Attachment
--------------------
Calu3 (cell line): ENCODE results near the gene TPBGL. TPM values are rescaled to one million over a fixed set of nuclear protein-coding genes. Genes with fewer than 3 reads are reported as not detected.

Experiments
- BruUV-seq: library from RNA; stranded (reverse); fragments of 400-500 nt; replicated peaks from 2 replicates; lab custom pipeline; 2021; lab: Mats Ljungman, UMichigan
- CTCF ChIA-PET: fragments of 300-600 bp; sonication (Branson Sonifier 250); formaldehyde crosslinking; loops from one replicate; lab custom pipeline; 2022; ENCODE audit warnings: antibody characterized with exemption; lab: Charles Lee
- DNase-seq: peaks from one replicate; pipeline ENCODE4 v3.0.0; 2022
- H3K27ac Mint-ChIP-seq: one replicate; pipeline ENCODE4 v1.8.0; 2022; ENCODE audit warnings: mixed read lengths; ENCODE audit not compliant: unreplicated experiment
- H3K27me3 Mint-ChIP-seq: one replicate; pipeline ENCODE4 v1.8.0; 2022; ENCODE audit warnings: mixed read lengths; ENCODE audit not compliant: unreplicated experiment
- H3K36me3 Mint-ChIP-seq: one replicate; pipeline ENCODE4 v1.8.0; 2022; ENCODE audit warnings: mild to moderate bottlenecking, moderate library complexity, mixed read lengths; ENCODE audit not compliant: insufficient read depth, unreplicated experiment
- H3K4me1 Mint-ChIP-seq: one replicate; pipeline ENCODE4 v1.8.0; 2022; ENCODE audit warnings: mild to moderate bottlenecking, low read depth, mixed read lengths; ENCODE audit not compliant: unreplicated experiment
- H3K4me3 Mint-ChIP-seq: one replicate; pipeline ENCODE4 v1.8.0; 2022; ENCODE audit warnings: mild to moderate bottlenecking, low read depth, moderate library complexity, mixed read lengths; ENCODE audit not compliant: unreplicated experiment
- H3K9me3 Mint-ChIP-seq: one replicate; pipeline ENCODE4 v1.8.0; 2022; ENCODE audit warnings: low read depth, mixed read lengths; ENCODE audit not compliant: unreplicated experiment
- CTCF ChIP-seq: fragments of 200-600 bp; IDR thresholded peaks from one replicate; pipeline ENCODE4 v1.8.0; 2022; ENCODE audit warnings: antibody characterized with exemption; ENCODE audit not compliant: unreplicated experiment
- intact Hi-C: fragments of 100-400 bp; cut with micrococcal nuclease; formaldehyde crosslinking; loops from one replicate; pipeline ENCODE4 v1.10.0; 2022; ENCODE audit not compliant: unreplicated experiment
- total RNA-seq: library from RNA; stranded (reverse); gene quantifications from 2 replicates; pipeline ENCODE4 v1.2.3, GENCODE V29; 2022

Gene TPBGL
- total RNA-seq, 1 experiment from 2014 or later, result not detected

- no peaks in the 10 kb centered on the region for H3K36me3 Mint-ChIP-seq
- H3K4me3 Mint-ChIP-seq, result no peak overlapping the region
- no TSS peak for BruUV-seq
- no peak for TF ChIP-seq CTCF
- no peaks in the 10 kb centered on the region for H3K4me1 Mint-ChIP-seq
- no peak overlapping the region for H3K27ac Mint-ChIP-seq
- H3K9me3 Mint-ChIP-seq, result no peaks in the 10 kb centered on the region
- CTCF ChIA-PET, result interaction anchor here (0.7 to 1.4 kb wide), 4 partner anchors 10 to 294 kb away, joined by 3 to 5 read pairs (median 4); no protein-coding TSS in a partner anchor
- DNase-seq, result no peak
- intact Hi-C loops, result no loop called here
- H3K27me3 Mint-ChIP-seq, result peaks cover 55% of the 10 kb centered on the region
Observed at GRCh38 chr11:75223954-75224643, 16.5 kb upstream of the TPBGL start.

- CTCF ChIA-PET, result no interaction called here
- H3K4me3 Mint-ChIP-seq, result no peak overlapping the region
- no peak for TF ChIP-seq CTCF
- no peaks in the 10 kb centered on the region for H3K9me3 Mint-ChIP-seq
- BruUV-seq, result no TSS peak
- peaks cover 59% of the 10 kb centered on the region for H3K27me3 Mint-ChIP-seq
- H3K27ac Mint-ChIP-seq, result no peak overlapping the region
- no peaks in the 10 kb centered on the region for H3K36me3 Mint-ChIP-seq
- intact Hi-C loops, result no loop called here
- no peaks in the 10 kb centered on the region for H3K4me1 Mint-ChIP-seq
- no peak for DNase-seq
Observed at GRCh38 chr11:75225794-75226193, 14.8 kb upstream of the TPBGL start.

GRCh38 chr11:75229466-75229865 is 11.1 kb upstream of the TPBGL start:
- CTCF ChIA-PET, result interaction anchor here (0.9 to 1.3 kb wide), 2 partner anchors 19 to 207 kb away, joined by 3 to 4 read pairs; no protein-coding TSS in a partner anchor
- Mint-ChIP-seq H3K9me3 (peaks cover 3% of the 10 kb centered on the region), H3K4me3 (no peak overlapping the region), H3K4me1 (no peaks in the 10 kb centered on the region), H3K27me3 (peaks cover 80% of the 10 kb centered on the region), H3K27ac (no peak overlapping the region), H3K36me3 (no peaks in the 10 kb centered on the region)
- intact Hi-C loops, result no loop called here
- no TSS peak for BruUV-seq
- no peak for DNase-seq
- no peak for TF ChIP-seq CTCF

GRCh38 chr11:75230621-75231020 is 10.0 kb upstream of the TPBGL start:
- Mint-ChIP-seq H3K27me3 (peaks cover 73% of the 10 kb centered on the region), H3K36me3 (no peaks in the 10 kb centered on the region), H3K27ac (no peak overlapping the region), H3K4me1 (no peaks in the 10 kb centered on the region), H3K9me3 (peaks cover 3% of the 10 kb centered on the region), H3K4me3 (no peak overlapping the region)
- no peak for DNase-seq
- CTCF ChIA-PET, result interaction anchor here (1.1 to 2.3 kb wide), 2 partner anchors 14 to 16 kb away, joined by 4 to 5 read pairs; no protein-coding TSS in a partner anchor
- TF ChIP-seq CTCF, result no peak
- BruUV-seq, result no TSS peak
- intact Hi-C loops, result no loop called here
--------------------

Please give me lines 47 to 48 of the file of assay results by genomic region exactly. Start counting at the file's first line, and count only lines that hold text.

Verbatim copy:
- no peak for TF ChIP-seq CTCF

GRCh38 chr11:75230621-75231020 is 10.0 kb upstream of the TPBGL start: